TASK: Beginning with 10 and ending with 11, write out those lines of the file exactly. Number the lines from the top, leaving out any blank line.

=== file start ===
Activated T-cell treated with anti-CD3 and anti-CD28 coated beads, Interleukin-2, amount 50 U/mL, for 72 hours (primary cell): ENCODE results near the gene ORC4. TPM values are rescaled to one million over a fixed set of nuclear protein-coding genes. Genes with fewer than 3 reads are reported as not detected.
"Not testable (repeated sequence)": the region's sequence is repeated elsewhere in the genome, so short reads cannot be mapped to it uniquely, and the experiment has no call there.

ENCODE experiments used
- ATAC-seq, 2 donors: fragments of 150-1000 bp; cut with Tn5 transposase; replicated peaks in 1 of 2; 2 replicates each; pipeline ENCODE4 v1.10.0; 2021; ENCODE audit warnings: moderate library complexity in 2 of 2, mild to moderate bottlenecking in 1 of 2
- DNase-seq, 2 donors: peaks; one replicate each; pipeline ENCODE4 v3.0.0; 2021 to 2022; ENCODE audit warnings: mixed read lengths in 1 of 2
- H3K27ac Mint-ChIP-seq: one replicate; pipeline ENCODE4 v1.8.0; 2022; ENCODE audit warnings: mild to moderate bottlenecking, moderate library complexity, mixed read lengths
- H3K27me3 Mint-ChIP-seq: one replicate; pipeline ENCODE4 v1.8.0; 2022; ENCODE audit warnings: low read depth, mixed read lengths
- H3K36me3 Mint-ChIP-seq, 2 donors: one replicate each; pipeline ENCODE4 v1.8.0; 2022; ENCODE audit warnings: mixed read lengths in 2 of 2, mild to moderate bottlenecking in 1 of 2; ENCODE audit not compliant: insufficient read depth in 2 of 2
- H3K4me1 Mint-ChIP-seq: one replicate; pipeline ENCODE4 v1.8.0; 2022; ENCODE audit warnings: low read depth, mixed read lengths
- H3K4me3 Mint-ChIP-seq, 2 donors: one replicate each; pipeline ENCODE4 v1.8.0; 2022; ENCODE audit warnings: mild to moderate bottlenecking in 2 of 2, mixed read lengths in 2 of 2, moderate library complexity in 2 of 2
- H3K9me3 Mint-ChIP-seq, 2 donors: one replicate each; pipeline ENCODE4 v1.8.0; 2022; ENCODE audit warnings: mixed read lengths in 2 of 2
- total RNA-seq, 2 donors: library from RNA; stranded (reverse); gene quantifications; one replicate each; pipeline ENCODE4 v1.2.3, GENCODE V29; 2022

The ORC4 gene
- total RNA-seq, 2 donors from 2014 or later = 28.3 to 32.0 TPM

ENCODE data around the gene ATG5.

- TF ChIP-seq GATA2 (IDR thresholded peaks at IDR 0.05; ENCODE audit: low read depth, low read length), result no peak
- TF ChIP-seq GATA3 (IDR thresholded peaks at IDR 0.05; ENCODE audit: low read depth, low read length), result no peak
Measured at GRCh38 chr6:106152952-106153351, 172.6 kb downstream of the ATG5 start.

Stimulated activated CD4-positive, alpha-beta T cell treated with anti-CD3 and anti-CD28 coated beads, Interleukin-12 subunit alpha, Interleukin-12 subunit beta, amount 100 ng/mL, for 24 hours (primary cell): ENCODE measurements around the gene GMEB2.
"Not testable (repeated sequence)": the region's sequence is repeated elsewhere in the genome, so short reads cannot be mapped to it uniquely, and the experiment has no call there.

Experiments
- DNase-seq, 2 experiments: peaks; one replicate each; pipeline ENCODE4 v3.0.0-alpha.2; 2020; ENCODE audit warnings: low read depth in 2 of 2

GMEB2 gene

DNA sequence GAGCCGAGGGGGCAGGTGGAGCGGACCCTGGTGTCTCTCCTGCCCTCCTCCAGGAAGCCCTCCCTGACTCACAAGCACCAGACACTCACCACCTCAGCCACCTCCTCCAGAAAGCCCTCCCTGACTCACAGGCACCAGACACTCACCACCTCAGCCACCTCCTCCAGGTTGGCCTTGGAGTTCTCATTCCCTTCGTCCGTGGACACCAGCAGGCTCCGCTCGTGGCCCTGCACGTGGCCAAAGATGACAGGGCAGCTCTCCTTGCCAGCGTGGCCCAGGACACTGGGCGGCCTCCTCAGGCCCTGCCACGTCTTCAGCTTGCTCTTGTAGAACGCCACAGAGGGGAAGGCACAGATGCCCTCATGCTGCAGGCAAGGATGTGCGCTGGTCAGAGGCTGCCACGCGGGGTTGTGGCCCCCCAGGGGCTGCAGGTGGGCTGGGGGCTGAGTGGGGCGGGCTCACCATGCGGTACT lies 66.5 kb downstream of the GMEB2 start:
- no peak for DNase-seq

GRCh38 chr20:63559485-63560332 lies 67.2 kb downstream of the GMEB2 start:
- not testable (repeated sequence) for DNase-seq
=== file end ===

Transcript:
- H3K4me3 Mint-ChIP-seq, 2 donors: one replicate each; pipeline ENCODE4 v1.8.0; 2022; ENCODE audit warnings: mild to moderate bottlenecking in 2 of 2, mixed read lengths in 2 of 2, moderate library complexity in 2 of 2
- H3K9me3 Mint-ChIP-seq, 2 donors: one replicate each; pipeline ENCODE4 v1.8.0; 2022; ENCODE audit warnings: mixed read lengths in 2 of 2